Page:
PET scans monitor brain circuits activated by light, opening new window to brain diseases

April 11, 2013
Peter Thanos.

(Medical Xpress)—Building on their history of innovative brain-imaging techniques, scientists at the U.S. Department of Energy's Brookhaven National Laboratory and collaborators have developed a new way to use light and chemistry to map brain activity in fully-awake, moving animals. The technique employs light-activated proteins to stimulate particular brain cells and positron emission tomography (PET) scans to trace the effects of that site-specific stimulation throughout the entire brain. As described in a paper published online today in the Journal of Neuroscience, the method will allow researchers to map exactly which downstream neurological pathways are activated or deactivated by stimulation of targeted brain regions, and how that brain activity correlates with particular behaviors and/or disease conditions.

"This technique gives us a new way to look at the function of specific cells and map which are active in a wide range of —from depression to Parkinson's disease, neurodegenerative disorders, and —and also to monitor the effects of various treatments," said the paper's lead author, Panayotis (Peter) Thanos, a neuroscientist and director of the Behavioral Neuropharmacology and Neuroimaging Section—part of the National Institute on and Alcoholism (NIAAA) Laboratory of Neuroimaging at Brookhaven Lab—and a professor at Stony Brook University. "Because the animals are awake and able to move during stimulation, we can also directly study how their behavior correlates with ," he said.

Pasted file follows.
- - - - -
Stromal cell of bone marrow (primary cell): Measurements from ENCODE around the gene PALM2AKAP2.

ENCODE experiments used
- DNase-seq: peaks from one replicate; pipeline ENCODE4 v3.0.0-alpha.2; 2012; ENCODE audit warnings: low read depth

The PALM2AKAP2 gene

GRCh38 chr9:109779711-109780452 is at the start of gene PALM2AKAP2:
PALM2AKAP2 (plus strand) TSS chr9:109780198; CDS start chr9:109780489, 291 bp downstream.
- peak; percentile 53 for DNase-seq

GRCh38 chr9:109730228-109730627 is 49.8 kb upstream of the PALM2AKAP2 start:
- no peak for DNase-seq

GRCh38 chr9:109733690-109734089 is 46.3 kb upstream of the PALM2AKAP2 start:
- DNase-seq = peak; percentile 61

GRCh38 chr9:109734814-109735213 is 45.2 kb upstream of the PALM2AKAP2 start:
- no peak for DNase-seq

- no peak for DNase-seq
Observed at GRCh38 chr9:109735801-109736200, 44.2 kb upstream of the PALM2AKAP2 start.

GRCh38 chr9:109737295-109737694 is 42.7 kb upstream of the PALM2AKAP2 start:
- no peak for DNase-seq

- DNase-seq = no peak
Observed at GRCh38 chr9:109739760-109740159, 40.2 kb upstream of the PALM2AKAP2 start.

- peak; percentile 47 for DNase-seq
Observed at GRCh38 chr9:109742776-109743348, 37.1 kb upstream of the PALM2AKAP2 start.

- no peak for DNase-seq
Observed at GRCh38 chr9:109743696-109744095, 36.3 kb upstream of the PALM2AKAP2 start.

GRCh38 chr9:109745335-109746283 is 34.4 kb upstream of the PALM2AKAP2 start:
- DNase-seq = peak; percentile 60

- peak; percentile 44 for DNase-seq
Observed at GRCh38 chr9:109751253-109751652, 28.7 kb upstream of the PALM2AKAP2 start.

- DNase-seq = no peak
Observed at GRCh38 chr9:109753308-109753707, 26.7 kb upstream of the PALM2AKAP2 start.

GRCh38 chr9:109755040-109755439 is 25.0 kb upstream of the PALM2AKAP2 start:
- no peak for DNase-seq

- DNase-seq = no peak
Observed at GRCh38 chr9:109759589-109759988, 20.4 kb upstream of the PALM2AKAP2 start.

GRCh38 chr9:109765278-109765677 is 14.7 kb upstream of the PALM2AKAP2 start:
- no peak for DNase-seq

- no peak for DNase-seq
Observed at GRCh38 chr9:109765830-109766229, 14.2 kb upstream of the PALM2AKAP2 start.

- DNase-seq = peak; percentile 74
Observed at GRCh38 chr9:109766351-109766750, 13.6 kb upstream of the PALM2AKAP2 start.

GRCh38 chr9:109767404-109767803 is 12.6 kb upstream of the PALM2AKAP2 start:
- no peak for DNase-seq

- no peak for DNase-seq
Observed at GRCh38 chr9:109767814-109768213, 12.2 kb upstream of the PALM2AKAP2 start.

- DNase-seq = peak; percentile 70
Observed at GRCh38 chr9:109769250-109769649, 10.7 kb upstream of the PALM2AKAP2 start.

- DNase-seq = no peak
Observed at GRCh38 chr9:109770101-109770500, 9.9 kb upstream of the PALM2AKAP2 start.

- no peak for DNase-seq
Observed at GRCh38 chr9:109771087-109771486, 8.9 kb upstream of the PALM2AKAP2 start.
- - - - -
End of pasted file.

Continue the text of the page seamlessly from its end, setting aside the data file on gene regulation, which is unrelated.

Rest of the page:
The new brain- combines very recent advances in a field known as "optogenetics"—the use of optics (light activation) and genetics (genetically coded light-) to control the activity of individual neurons, or —and Brookhaven's historical development of radioactively labeled chemical tracers to track biological activity with PET scanners.